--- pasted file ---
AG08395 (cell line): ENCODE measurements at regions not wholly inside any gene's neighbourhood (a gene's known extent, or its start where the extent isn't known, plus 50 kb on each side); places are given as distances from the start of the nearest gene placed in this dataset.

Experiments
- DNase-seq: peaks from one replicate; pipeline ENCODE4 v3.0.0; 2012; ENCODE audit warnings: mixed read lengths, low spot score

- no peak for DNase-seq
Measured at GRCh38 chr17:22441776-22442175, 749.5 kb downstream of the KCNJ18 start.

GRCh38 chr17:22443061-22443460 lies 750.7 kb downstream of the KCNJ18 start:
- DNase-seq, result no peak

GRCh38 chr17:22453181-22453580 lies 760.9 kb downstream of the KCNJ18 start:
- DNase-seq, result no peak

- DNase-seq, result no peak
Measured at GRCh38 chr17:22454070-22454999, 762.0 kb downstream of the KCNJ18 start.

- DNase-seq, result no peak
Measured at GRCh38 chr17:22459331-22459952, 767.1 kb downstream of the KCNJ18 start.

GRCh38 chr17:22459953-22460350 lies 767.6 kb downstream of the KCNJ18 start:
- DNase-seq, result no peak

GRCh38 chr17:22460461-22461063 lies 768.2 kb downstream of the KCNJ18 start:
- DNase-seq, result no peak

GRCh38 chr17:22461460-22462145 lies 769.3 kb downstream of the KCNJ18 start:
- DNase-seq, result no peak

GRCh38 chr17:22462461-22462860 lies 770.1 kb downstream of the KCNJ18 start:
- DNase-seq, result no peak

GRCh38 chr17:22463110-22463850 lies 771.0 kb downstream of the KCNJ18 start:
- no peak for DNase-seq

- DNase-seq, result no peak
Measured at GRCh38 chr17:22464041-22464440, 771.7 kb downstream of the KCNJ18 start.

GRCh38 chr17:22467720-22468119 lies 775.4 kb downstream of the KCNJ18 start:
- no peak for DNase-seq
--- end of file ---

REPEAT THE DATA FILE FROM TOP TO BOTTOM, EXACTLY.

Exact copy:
AG08395 (cell line): ENCODE measurements at regions not wholly inside any gene's neighbourhood (a gene's known extent, or its start where the extent isn't known, plus 50 kb on each side); places are given as distances from the start of the nearest gene placed in this dataset.

Experiments
- DNase-seq: peaks from one replicate; pipeline ENCODE4 v3.0.0; 2012; ENCODE audit warnings: mixed read lengths, low spot score

- no peak for DNase-seq
Measured at GRCh38 chr17:22441776-22442175, 749.5 kb downstream of the KCNJ18 start.

GRCh38 chr17:22443061-22443460 lies 750.7 kb downstream of the KCNJ18 start:
- DNase-seq, result no peak

GRCh38 chr17:22453181-22453580 lies 760.9 kb downstream of the KCNJ18 start:
- DNase-seq, result no peak

- DNase-seq, result no peak
Measured at GRCh38 chr17:22454070-22454999, 762.0 kb downstream of the KCNJ18 start.

- DNase-seq, result no peak
Measured at GRCh38 chr17:22459331-22459952, 767.1 kb downstream of the KCNJ18 start.

GRCh38 chr17:22459953-22460350 lies 767.6 kb downstream of the KCNJ18 start:
- DNase-seq, result no peak

GRCh38 chr17:22460461-22461063 lies 768.2 kb downstream of the KCNJ18 start:
- DNase-seq, result no peak

GRCh38 chr17:22461460-22462145 lies 769.3 kb downstream of the KCNJ18 start:
- DNase-seq, result no peak

GRCh38 chr17:22462461-22462860 lies 770.1 kb downstream of the KCNJ18 start:
- DNase-seq, result no peak

GRCh38 chr17:22463110-22463850 lies 771.0 kb downstream of the KCNJ18 start:
- no peak for DNase-seq

- DNase-seq, result no peak
Measured at GRCh38 chr17:22464041-22464440, 771.7 kb downstream of the KCNJ18 start.

GRCh38 chr17:22467720-22468119 lies 775.4 kb downstream of the KCNJ18 start:
- no peak for DNase-seq